Sorry to hear you're in this situation. Perhaps you need to find a more flexible care agency - but I appreciate this isn't easy.
I really stood my ground about double handed care and the senior social worker who organised my mum's hospital discharge had no problem with it We're self funding but we commission and pay through the local authority to get their discount rates (I know not many local authorities do this).
I was teaming up with two different agencies without any problem. The local NHS physio team trained me on everything. There was never any question of liability issues.
And if they only send you one carer then do NOT let them bill you for two. They sound like they're taking the micky. I just put a quick note of date/time in my Android calendar and then email the agency. And check the invoice when it comes.
I have to say I love the carers we've got now and the freelance carer we hire but I try to stay very much on top of things. I managed to cut our potential care bills down quite a bit. Because I had to if I want to keep caring for my mother at home.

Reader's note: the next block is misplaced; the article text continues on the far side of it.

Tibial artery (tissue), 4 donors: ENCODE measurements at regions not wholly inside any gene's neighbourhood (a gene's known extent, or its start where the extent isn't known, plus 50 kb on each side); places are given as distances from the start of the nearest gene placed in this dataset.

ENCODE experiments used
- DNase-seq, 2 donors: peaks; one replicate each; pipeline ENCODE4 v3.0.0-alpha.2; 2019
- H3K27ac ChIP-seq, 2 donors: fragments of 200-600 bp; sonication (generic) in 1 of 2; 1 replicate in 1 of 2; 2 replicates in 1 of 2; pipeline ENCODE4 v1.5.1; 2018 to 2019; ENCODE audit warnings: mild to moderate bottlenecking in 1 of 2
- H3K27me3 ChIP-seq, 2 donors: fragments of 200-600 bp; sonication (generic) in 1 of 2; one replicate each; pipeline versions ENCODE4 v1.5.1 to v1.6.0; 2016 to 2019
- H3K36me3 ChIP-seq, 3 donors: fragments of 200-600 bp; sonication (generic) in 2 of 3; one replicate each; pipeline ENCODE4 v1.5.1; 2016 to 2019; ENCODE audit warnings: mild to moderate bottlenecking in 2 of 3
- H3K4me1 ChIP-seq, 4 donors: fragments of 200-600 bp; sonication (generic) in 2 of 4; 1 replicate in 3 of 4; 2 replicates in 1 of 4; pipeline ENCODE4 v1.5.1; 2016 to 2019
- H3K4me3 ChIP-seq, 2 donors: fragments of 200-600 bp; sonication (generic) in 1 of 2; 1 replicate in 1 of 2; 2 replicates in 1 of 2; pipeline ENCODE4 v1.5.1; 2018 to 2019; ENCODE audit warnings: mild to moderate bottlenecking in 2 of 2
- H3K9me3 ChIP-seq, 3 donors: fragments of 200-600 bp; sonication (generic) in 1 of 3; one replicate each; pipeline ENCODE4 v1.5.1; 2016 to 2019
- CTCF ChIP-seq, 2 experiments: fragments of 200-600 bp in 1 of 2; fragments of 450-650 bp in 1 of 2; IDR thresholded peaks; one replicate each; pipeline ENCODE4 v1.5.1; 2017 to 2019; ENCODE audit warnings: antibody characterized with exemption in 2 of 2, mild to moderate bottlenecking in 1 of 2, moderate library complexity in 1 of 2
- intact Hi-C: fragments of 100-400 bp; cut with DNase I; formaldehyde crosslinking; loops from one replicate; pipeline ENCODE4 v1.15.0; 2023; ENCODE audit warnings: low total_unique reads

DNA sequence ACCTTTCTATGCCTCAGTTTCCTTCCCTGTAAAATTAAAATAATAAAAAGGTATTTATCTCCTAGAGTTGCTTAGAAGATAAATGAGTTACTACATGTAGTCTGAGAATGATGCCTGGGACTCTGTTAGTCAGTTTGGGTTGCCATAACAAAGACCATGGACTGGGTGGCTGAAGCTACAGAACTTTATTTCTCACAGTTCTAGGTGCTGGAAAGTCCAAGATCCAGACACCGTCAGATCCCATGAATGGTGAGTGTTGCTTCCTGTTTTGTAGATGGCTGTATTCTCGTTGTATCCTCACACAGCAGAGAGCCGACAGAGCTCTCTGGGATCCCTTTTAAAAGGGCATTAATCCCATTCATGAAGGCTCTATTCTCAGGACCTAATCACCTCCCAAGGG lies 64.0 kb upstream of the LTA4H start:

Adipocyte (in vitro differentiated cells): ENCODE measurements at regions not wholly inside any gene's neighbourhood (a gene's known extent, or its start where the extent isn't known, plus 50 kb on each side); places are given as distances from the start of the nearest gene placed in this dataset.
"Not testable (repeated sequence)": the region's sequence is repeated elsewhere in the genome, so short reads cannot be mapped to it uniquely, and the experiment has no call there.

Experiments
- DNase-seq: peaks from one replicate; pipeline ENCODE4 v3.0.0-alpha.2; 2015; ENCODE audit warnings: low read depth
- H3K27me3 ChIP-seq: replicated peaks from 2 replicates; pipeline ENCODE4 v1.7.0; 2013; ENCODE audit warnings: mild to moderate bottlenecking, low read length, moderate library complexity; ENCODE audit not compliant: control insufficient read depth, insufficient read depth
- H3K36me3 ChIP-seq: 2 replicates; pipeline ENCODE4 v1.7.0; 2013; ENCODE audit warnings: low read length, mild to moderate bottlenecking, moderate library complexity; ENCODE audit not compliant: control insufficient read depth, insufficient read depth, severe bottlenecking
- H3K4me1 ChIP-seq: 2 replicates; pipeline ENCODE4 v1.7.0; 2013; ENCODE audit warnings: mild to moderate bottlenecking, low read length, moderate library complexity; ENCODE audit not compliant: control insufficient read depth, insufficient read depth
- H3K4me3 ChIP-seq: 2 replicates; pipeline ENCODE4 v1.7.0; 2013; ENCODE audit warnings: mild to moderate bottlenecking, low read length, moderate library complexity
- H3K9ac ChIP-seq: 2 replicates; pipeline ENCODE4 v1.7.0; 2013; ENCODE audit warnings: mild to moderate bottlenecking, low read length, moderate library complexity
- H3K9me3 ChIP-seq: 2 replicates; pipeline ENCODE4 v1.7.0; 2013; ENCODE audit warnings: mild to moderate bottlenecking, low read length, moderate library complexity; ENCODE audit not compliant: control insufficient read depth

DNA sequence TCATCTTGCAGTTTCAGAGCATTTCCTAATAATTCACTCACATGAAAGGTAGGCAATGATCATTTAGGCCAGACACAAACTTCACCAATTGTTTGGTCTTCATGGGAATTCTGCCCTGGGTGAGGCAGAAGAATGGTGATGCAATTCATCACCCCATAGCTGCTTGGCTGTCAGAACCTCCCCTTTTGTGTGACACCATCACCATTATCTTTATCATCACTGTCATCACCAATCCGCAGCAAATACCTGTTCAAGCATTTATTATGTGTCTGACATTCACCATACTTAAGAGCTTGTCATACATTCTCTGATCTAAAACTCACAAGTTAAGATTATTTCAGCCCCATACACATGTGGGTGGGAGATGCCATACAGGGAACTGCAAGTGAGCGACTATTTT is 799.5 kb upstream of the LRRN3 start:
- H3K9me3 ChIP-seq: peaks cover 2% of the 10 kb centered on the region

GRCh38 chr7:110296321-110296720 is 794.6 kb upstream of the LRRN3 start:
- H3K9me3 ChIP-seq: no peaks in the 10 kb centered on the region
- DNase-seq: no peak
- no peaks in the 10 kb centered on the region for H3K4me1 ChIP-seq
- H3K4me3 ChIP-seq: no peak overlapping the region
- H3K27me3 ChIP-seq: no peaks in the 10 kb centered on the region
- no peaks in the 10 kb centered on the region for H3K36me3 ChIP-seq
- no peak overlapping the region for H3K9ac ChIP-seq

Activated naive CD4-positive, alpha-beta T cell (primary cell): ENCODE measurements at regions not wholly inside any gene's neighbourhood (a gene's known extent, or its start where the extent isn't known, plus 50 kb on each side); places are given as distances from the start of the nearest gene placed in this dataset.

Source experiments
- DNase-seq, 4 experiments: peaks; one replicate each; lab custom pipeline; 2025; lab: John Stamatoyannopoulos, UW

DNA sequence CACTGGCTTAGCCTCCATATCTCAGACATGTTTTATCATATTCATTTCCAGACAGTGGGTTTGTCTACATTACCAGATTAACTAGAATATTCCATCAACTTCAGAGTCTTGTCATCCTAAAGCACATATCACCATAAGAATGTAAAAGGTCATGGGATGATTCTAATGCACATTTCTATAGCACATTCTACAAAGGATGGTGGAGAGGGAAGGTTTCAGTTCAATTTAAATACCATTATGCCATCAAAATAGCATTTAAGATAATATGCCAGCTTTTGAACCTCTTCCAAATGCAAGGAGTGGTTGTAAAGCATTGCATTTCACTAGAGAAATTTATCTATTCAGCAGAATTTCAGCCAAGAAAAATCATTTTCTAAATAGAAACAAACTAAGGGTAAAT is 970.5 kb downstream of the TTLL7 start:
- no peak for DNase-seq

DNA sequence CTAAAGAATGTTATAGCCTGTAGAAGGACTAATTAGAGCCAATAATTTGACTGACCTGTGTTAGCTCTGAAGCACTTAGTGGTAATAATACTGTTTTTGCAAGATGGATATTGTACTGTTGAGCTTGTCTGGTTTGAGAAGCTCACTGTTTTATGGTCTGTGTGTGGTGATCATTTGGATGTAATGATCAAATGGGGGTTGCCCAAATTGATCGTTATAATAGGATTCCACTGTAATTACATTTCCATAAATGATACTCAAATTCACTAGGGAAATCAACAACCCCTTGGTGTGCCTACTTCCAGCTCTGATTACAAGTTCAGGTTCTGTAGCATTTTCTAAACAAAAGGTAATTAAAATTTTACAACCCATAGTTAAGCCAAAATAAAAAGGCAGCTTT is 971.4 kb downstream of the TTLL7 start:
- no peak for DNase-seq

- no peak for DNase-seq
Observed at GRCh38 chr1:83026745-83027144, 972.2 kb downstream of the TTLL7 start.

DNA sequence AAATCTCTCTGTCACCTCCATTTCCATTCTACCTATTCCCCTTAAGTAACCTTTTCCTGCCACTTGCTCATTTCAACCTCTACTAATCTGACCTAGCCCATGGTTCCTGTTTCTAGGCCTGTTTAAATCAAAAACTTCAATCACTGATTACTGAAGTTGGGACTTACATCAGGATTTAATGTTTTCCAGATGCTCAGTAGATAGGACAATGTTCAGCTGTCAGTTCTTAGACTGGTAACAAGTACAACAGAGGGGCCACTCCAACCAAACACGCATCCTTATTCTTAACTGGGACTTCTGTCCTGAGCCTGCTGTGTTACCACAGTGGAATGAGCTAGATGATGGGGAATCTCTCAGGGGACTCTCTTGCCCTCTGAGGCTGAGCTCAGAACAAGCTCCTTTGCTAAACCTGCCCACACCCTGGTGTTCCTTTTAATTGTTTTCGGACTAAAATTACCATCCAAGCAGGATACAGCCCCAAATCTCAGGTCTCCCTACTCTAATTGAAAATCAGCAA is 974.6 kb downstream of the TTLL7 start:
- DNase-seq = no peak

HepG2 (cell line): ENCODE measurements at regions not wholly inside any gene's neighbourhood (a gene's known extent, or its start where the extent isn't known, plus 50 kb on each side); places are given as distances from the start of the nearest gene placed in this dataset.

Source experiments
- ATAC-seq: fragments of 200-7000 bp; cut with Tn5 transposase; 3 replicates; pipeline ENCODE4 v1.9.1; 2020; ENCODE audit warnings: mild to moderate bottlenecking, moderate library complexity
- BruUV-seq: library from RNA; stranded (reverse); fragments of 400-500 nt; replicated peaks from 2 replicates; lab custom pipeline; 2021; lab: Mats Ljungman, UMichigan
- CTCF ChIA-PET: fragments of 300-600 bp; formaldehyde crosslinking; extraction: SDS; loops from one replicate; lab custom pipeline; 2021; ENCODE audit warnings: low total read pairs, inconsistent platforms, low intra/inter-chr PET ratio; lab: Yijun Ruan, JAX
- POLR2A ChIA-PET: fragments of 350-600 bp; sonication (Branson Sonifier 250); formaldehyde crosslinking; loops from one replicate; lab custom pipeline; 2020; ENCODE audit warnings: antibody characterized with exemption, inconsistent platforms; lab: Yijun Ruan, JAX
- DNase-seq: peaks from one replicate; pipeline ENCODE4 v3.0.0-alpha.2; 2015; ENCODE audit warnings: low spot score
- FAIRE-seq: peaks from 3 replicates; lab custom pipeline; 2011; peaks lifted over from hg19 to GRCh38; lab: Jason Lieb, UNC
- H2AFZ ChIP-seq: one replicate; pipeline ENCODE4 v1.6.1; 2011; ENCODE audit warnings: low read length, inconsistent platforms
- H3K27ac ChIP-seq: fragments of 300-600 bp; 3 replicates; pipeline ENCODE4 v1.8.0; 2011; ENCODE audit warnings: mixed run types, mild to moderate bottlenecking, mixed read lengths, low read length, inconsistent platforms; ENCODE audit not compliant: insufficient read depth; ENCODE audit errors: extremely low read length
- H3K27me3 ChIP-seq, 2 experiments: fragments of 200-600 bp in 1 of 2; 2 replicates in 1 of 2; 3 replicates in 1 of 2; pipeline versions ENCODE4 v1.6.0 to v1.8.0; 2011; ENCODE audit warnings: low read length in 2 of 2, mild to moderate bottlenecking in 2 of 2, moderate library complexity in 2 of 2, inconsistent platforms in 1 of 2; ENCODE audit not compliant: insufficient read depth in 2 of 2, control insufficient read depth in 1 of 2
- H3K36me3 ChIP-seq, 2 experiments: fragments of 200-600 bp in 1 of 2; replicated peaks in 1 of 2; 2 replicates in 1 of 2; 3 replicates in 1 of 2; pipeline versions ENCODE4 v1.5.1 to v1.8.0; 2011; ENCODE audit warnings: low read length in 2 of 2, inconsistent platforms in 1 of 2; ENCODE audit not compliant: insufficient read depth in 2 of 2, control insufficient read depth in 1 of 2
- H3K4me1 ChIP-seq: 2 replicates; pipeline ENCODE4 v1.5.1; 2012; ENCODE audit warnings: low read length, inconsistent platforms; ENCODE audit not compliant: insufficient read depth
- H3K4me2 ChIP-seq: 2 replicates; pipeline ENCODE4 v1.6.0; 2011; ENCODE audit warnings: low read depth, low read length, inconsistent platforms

It's something I will think about,mums care sounds like your situation in respect of LA costings,when I was no longer to care for my mum on a solo basis as she had lost mobility care was arranged for her even though we pay it's at a discounted rate and quite a bit cheaper that going through the care company direct,do you think I should ring SS and see what they say,and they would be able to tell me about training,I've watched the carers and can see how things are done,and i've also seen how things shouldn't be done.
I haven't got health LPA though if that any difference
You can ask them who to contact but you could also ask your GP because it's usually the local Occupational Therapy team who should organise it.
I've tried to keep a balance between not overdoing it myself and keeping costs down. So, for example, we have a bedtime carer every evening but we don't have morning carers every day. I was doing it completely alone for a couple of years.
But OT gave me training on the hoist and other things. And they left me with a printed picture leaflet. (For those duh! moments.) Ironically we don't need the hoist at the moment.
I hope they would let me do it,as in the long run it would also keep the LA from ever being near from having to pay for care,we have a carer on a lot of calls at the moment that seems to have issues with her concentration and has difficulty retaining information,the other carers are fed up with having to work with her on the double ups as they end up doing all of the work and the calls are taking too long,so it would be ironic if they decided I wasn't good material for the job